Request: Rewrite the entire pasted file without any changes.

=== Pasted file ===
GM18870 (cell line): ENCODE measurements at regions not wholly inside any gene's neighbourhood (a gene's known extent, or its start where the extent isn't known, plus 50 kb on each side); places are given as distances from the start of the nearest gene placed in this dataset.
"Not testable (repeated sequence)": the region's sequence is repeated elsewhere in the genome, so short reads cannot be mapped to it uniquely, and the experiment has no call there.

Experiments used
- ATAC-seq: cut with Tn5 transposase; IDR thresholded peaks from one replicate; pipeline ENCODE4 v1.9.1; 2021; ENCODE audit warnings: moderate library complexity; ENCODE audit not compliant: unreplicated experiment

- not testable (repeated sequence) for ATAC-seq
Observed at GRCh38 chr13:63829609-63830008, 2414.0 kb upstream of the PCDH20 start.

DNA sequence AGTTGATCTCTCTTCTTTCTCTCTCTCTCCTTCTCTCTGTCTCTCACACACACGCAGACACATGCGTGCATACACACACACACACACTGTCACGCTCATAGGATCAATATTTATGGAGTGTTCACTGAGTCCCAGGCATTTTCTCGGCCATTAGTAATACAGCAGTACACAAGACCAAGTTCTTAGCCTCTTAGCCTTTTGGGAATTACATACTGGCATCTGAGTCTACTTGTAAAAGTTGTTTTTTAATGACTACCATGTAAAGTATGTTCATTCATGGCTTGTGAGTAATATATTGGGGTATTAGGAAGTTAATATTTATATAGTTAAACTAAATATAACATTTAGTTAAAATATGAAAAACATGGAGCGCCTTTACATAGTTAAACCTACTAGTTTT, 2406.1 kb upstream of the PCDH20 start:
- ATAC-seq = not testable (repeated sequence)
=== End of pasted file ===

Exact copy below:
GM18870 (cell line): ENCODE measurements at regions not wholly inside any gene's neighbourhood (a gene's known extent, or its start where the extent isn't known, plus 50 kb on each side); places are given as distances from the start of the nearest gene placed in this dataset.
"Not testable (repeated sequence)": the region's sequence is repeated elsewhere in the genome, so short reads cannot be mapped to it uniquely, and the experiment has no call there.

Experiments used
- ATAC-seq: cut with Tn5 transposase; IDR thresholded peaks from one replicate; pipeline ENCODE4 v1.9.1; 2021; ENCODE audit warnings: moderate library complexity; ENCODE audit not compliant: unreplicated experiment

- not testable (repeated sequence) for ATAC-seq
Observed at GRCh38 chr13:63829609-63830008, 2414.0 kb upstream of the PCDH20 start.

DNA sequence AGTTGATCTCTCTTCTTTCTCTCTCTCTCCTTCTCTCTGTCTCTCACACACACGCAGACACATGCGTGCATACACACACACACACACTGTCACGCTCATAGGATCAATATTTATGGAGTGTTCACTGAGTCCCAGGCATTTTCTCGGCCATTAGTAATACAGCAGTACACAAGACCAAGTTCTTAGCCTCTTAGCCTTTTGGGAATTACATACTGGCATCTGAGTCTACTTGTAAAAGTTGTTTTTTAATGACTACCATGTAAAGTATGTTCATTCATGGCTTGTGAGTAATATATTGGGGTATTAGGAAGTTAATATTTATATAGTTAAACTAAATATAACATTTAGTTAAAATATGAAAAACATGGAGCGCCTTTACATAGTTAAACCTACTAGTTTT, 2406.1 kb upstream of the PCDH20 start:
- ATAC-seq = not testable (repeated sequence)